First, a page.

As also seen in FIG. 5, the seat 16 is pivotally mounted on the pivot shaft 22 in the bracket 24, and the pivoting movement of the seat is restricted by a limit pin 44 which is fixed to the seat 16 and travels in an arcuate slot 46.

The stem 14 merges with the base 12 forming an acute angle with reference to the embodiment in FIGS. 1 and 2, and the angled surface 48 formed at the forward part of the base 12 is rounded, allowing the seat to be pivoted or tilted along the rounded surface 48 which defines a tilting axis of the seat 10.

As shown in FIGS. 1 and 2, the seat 10 is illustrated in a rest position. A user may sit on the seat in this position and be comfortably erect. If the user wishes to move forwardly to a work position within the arc between the position shown in full lines and that shown in dotted lines in FIG. 2, he need merely move himself forward (i.e., over a table), and the seat 10 will tilt forward with him. In the case of the embodiment shown in FIGS. 1 and 2, the seat will tilt about the axis defined by the surface 48, moving the center of gravity of the user from a position over or behind the vertical plane containing the axis of tilting to a position shown in dotted lines in FIG. 2 where the buttocks support 16 is well ahead of the vertical plane so defined. The user's forward movement also brings the center of gravity thereof beyond the vertical plane including the tilting axis, and the natural inclination to maintain an open obtuse angle f of the thighs to the upper body will cause the buttocks support 16 to pivot about the shaft 22 through a possible angle d of 45°. The angle f may vary from 130° in the rest position to 105° in the forward position. Thus, as seen in FIG. 8, when the seat is tilted forwardly, the lordotic curve in the lumbar region of the spine is maintained.

The tilting of the seat will normally be through an arc a in the drawings which may be in the area of 20°, although this arc may vary 5° either way.

It is also seen that if the user were to lean back from the table, the seat 10 will, because of its stable position, tilt back to a rest position as shown in FIGS. 1 and 2 in full lines.

Another embodiment of the seat is shown in FIGS. 3, 4 and 6, in which the base 50 is in the form of a turntable, including a sub-base 51. The sub-base 51 may have a rubber or soft plastic molded covering 52 over the edge of a skirt 54 extending from an annulus 56 which is in a horizontal plane. A lower bearing race 58 is mounted to the annulus 56 and supports ball bearings 60 as shown in FIG. 6. An upper base portion 62 is provided which mounts an upper race 64 which cooperates with the lower race 58 and the ball bearings 60. The upper base portion 62 has an overhanging skirt 66. The upper base portion 62 mounts a pair of upstanding journals 68 and 70 which receive an arcuate lower member 72 of the stem 74. The journals have a rearward stop 76 and a forward stop 78 which limit the pivoting or tilting movement of the stem 74 relative to the base. The arc may be limited to 20°. The arc, identified by the letter c, is actually 12° with the forward position at 9° from the vertical plane through the pivot axis and the rest position at 2l° from the vertical plane.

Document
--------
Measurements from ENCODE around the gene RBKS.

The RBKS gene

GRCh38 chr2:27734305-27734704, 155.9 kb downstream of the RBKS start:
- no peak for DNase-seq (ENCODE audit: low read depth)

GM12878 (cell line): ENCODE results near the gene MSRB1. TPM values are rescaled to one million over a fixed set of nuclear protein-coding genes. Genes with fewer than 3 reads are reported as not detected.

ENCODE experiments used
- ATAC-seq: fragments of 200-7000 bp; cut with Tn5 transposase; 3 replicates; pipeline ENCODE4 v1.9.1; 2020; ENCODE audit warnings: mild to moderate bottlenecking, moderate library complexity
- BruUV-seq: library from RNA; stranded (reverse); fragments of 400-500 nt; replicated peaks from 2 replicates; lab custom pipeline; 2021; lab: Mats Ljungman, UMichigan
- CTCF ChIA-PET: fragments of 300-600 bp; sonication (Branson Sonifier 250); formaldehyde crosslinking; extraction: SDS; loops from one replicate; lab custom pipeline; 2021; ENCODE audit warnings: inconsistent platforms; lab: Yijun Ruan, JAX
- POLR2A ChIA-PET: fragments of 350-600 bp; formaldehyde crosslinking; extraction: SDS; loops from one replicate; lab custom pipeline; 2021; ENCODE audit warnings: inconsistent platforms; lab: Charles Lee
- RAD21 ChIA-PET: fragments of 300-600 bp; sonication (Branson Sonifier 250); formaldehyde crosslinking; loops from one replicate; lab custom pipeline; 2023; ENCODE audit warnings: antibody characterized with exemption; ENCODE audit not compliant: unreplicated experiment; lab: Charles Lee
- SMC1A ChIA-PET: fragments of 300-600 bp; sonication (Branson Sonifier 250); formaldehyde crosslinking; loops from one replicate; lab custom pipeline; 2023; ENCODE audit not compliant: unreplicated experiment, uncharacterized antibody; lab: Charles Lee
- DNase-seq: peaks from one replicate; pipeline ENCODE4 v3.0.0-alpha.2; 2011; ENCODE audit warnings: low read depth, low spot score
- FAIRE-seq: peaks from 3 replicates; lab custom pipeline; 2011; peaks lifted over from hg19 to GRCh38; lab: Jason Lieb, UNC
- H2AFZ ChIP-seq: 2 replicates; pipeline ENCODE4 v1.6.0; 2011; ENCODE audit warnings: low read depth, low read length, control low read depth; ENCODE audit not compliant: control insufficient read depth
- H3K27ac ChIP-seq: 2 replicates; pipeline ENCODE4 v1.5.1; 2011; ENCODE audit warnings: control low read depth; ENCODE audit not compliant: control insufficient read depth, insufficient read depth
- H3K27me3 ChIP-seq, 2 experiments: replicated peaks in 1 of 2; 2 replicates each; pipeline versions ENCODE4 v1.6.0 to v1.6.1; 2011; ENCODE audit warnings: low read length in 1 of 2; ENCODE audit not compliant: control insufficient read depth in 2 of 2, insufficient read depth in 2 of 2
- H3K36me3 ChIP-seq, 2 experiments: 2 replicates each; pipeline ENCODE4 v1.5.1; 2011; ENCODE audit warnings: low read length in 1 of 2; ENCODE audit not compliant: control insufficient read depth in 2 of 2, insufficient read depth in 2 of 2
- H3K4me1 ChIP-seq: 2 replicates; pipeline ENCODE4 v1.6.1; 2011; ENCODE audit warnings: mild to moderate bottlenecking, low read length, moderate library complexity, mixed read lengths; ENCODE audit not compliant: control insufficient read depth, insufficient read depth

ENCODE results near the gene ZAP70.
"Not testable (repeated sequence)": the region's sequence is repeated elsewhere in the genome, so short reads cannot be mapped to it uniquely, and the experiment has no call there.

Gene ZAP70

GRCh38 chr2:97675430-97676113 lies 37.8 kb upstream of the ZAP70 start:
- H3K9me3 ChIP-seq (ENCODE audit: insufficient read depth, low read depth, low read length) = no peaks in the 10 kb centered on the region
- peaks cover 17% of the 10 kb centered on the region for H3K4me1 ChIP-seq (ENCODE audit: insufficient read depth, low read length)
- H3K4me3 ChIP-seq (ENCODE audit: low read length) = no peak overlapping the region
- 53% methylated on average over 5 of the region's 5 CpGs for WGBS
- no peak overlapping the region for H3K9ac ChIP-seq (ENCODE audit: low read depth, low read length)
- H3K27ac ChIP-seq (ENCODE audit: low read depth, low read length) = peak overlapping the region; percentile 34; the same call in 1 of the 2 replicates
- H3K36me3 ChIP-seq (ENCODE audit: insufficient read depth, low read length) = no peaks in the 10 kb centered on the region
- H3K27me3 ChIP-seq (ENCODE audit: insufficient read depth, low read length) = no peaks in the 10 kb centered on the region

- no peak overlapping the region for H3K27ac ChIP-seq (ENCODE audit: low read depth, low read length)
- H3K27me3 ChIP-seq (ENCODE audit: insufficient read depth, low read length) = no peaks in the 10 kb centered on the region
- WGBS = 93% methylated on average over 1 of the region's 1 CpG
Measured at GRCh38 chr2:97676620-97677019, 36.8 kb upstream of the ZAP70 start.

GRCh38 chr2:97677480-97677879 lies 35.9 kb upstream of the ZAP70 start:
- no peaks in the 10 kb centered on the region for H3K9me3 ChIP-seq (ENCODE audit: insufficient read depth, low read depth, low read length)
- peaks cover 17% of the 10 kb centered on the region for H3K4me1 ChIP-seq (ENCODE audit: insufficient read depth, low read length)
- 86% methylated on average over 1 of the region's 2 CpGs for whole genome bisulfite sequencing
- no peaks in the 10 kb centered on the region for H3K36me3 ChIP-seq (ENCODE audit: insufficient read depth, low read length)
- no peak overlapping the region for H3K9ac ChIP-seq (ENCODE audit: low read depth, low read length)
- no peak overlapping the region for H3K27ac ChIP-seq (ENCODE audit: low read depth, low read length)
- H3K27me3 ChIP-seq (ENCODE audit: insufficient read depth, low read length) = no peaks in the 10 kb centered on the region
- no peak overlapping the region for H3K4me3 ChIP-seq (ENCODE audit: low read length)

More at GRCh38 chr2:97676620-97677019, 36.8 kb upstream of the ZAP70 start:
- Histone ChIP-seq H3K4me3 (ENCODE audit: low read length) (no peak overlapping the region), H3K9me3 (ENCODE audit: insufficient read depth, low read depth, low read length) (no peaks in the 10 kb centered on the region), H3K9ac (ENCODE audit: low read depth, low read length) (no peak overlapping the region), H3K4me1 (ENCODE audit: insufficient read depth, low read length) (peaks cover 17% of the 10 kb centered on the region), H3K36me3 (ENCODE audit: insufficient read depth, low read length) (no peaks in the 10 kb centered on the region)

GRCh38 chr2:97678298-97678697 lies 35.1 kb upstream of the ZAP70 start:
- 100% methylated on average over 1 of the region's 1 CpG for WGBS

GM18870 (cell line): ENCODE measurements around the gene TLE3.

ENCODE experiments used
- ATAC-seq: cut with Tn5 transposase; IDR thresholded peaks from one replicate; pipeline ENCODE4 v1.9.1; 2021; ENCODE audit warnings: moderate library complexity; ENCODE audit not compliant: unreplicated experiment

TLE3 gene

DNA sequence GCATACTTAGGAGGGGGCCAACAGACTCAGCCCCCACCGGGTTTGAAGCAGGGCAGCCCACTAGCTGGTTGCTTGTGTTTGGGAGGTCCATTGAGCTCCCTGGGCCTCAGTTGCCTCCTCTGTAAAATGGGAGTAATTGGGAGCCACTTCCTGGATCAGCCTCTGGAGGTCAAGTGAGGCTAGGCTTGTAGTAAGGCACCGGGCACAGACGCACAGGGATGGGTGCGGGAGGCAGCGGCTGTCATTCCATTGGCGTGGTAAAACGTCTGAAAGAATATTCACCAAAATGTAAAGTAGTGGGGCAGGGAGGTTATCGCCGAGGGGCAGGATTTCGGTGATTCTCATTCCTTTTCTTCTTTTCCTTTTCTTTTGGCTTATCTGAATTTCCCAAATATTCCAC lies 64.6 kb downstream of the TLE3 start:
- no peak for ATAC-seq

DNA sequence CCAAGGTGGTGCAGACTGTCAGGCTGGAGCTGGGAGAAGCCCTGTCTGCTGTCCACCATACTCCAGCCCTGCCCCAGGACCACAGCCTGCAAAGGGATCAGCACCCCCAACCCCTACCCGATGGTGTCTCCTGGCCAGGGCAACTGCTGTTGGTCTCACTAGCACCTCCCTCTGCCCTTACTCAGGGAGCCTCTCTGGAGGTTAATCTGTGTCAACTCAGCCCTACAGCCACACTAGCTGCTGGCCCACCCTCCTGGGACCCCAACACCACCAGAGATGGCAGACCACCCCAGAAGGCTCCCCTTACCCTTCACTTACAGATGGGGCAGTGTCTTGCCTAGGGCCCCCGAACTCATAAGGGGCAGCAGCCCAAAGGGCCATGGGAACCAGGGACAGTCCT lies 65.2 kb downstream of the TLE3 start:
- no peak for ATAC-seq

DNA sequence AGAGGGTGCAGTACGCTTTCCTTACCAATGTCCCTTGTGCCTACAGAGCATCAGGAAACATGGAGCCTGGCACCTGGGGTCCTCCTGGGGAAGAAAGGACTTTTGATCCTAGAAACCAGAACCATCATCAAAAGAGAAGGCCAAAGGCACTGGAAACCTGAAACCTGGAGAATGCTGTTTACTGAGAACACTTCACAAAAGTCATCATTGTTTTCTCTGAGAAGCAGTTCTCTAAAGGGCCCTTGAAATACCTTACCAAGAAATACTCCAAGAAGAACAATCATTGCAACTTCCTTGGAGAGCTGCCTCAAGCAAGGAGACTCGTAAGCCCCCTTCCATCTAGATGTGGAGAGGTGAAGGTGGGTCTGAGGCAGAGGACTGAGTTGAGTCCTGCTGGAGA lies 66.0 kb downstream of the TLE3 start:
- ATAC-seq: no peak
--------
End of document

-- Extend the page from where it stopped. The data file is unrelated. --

In the preferred embodiment, the stem 14 does not pass the vertical plane through the pivot axis of the stem, but rather its movement terminates in a forward position slightly behind the vertical plane. As can be seen, however, the buttocks support 16 in the rest position has its center position in the vertical plane or just slightly behind the vertical plane, while in the forward position, the buttocks support 16 is in front of the vertical plane. The user of the seat as described supports its full weight on the seat both in the rest position and the forward position, as shown in FIG. 8 of the drawings.

Thus, in the embodiment shown in FIGS. 3 and 4, the user has the advantage of the tilting seat previously described and may rotate the seat on the turntable.

FIGS. 7 and 8 represent the effect on the body and in particular as represented by a skelton diagram in these drawings. The buttocks support 16 is provided with an enlarged mound 80 forward and central of the support which influences the thigh bones to rotate outwardly in the direction of the arrows shown in FIG. 7, to provide a more natural and comfortable seating. FIG. 8 represents the position of the lumbar region of the spine in both the rest position and the tilting position of the seat 10.

A different embodiment of the base is illustrated in FIGS. 9, 10, and 14 through 16. The base 110 includes a turntable portion 112 and an upstanding pedestal 114. As shown in FIG. 10, the pedestal 114 includes a slot defined by a pair of abutments 116 and 118 which limit the pivoting arc of travel of the stem 14. The stem 14 includes two ears 120 which are journaled on a pivot shaft 122. The abutment surface 116 is provided with a bellows type resilient device 124 while the abutment 118 is provided with a resilient stop 126. The base, as best shown in FIGS. 14 through 16, includes a sub-frame 128 mounted by means of a rubber or plastic suspension device 130 to the shell 132. The shell 132 includes a skirt 134 surrounding the periphery of the sub-frame 128. The sub-frame 128 is provided with a series of openings 136. A leg 138 is integrally molded at 140 to the sub-frame 128 or may be otherwise fixed thereto. The other end of the leg 138 includes a head 142 defining a spherical socket mounting a ball 144. The legs 138 are chosen of a material and size such that when there is no weight on the seat, the balls 144 are in contact with the ground or floor, but as soon as a weight is applied to the seat, the legs 138 will flex to allow the sub-frame 128 to rest on the floor and thereby prevent the rolling movement of the base.